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Upgrade of Asian ports needed

A United Nations economist said southeast Asian ports must improve productivity and technology if they expect to keep pace with logistics growth in the region, the Journal of Commerce online reported late last year.

"With increasing integration of economies brought about by globalization, the trade of Asian economies has expanded rapidly over the last decade and is showing increasing reliance on inter-Asia trade," said Dong-woo Ha, an economic affairs officer with the United Nations' Economic and Social Commission for Asia-Pacific. "This places heavy demands on infrastructure development and pressure on increasing the efficiency of transport logistics services."

According to JoC, Dong told the Asean Ports Association conference in Vietnam that increased volumes of containers moving around the region will put pressure on ports and land transport interchanges, bringing a need for more efficient intermodal connections.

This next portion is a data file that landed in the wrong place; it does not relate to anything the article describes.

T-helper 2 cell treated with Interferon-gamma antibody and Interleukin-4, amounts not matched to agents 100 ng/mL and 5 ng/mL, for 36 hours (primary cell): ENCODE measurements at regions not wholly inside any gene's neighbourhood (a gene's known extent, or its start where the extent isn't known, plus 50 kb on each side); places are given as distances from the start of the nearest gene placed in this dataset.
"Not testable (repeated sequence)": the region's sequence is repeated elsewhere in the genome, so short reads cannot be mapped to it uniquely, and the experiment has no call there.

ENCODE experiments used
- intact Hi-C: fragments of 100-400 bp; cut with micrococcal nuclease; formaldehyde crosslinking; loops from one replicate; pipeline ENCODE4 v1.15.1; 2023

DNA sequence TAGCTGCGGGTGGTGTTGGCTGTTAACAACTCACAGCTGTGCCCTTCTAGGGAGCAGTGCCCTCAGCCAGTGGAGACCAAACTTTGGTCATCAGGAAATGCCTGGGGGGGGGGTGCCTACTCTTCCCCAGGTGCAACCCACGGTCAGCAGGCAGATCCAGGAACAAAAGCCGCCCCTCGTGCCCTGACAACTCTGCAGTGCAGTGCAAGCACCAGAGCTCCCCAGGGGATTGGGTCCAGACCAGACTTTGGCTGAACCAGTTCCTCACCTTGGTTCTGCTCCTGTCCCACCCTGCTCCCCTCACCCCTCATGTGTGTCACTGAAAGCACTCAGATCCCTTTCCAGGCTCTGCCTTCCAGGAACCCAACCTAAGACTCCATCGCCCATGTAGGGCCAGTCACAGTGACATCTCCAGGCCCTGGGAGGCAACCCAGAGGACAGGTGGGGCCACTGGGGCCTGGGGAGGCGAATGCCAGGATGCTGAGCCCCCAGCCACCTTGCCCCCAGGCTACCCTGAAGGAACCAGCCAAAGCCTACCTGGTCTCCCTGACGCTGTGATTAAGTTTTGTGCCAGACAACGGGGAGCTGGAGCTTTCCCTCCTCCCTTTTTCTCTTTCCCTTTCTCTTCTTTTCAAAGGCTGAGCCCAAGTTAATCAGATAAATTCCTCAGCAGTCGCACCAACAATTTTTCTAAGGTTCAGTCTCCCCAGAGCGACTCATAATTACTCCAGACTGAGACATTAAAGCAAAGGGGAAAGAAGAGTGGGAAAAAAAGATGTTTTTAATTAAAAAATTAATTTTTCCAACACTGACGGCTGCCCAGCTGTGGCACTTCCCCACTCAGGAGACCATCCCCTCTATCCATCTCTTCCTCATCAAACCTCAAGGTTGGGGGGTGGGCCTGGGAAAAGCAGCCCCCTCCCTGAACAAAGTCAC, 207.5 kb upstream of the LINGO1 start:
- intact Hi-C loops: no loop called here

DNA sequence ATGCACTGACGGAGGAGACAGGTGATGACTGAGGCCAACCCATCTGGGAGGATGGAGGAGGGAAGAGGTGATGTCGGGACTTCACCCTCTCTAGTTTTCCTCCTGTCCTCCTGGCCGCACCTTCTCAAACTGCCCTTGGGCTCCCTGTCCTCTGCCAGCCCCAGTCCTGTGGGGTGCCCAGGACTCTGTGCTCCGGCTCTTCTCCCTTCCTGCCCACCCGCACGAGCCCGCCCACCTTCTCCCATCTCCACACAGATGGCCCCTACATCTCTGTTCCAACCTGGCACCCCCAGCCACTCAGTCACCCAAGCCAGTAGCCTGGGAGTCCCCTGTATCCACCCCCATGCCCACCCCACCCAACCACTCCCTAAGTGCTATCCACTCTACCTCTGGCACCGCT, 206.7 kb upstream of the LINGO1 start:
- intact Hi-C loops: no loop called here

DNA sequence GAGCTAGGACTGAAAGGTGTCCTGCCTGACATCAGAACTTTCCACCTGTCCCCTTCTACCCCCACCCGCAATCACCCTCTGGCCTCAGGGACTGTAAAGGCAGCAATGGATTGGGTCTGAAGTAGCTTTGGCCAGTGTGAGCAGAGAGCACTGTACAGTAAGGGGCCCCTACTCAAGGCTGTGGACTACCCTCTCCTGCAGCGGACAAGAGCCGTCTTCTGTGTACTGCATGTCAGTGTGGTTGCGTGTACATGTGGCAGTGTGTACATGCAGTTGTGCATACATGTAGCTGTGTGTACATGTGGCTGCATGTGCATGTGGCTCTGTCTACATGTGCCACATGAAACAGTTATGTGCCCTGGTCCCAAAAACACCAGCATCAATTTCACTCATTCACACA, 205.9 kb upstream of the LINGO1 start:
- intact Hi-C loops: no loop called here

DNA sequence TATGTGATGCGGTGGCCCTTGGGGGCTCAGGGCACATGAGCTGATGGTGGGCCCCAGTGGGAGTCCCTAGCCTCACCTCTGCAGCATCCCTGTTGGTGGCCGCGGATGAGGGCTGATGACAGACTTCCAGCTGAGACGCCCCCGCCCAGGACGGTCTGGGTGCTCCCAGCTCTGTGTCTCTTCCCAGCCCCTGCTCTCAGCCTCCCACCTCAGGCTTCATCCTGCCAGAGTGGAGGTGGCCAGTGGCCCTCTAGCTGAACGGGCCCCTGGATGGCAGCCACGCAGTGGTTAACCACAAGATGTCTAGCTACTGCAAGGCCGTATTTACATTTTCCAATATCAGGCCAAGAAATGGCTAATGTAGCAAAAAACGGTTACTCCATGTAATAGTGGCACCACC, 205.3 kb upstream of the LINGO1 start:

The UN agency known as ESCAP forecasts Asian full-container trade will rise at an annual rate of 7% through 2011, with the volume of international containers handled by ports in the region increasing from 95mn TEUs to 216mn TEUs in that time.

"With increased demands for capital investment in ports, prioritization of port development projects and promotion of private sector participation will become increasingly necessary to avoid wasteful investment and ensure that funds are available for port development projects," said Dong.

A study will be commissioned to formulate a five-year plan for transport and logistics within ASEAN (Association of Southeast Asian Nations) countries, which include Singapore, Malaysia, Indonesia, Thailand, the Philippines, Vietnam, Myanmar (Burma), Laos, Brunei and Cambodia. Between now and 2007, nearly all trade and other restrictions will be swept away under the ASEAN free-trade zone arrangement.

Within the Asia-Pacific, ASEAN countries account for more than 30% of port container traffic and a third of the region's merchant fleet. ASEAN countries have more than 200 international ports and 3,700 domestic terminals.